Shakur Stevenson was masterful defensively Saturday night and dropped a supposedly superior puncher.

The undefeated southpaw went the distance for the third time in his past four fights, though, and was reluctant to engage in a mostly unremarkable bout with Jeremiah Nakathila. Stevenson still thoroughly out-classed the unknown Namibian boxer throughout their 12-round, 130-pound title fight in Las Vegas.

The skillful Stevenson, who floored Nakathila late in the fourth round, impressed the judges enough to win all 12 rounds on the cards of Max De Luca, Lisa Giampa and Dave Moretti – each of whom scored the Newark, New Jersey, native a 120-107 winner.

Stevenson was wary of Nakathila’s right hand all night, but his opponent’s bad balance and lack of skill made it impossible for him to prevent Stevenson from easily stockpiling points. His wide win aside, Stevenson was displeased with how he fought.

“To be honest, I didn’t really like my performance,” Stevenson said. “I felt I could’ve performed a lot better, but it was an awkward fighter. You had an awkward fighter throwing hard punches, and he knows how to grab and get away. He was a real awkward fighter. That’s all.”

ESPN analyst Timothy Bradley criticized Stevenson for not fighting in an entertaining manner during the network’s main event of a doubleheader from The Theater at Virgin Hotels Las Vegas. Bradley, a former junior welterweight and welterweight champion, went as far as to say he had difficulty staying awake during a fight that lacked action.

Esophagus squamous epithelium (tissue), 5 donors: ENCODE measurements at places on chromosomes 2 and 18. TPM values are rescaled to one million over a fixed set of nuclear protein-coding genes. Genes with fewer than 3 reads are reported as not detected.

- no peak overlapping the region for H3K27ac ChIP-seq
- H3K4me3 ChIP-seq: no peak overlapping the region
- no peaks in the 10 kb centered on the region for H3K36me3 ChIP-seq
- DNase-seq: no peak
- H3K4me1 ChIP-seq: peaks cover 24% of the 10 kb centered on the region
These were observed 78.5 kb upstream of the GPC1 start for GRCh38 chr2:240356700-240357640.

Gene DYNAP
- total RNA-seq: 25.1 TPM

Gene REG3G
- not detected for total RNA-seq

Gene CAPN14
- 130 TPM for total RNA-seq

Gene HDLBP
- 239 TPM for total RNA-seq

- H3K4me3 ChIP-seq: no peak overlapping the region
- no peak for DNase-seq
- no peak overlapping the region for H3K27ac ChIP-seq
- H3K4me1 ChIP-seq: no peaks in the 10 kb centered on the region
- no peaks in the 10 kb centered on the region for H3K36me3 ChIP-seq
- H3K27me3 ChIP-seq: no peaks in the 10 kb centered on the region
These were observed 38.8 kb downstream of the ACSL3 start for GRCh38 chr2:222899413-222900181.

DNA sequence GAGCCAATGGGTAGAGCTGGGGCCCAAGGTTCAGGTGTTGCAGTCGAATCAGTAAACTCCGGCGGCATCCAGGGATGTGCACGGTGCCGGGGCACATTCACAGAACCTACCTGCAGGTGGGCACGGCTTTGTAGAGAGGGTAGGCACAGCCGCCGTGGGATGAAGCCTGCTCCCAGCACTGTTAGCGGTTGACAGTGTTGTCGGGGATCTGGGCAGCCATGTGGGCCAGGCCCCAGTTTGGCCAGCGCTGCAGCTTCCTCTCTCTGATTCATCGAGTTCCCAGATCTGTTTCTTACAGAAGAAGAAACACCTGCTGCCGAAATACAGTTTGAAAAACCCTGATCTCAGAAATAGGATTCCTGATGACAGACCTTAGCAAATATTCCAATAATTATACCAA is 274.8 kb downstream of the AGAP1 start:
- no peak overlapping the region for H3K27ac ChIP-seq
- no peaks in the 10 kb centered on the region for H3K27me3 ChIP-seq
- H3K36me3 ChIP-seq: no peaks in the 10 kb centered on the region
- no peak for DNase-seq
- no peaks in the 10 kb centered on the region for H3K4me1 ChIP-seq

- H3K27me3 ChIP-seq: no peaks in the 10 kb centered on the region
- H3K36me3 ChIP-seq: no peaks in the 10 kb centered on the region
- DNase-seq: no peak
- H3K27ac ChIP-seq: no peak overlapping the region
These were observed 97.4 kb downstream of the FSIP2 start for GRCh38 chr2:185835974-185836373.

“I tried to [knock out Nakathila] a little bit, but I started getting hit with some solid shots,” Stevenson said. “I ain’t really like it, but next time I’m gonna work on moving my head a little bit more and step it up a little more.”

Stevenson (16-0, 8 KOs), the WBO’s number one contender at 130 pounds, won that sanctioning organization’s interim junior lightweight title. The former WBO featherweight champ expects to fight WBO junior lightweight champ Jamel Herring next – in September or October, according to what Stevenson told before he beat Nakathila.

The 23-year-old Stevenson also ended Nakathila’s 10-fight winning streak. Prior to losing to Stevenson, Nakathila (21-2, 17 KOs) had knocked out 10 straight opponents after suffering a 12-round, majority-decision defeat to Evgeny Chuprakov (then 16-0) in November 2016 in Ekaterinburg, Russia, Chuprakov’s hometown.

Nakathila hadn’t fought an opponent nearly as skilled or accomplished as Stevenson in any of his first 22 professional fights.

The outcome was obvious as Stevenson and Nakathila mercifully made it to the final bell Saturday night.

Nakathila went down again 40 seconds into the 12th round, but referee Celestino Ruiz ruled that it was the result of a slip. Stevenson seemed to land a right hook just before Nakathila hit the canvas.

That marked the second time in their fight that Stevenson was denied credit for a knockdown he appeared to score. Nakathila landed a left and missed with a right as Stevenson retreated just before the final bell rang.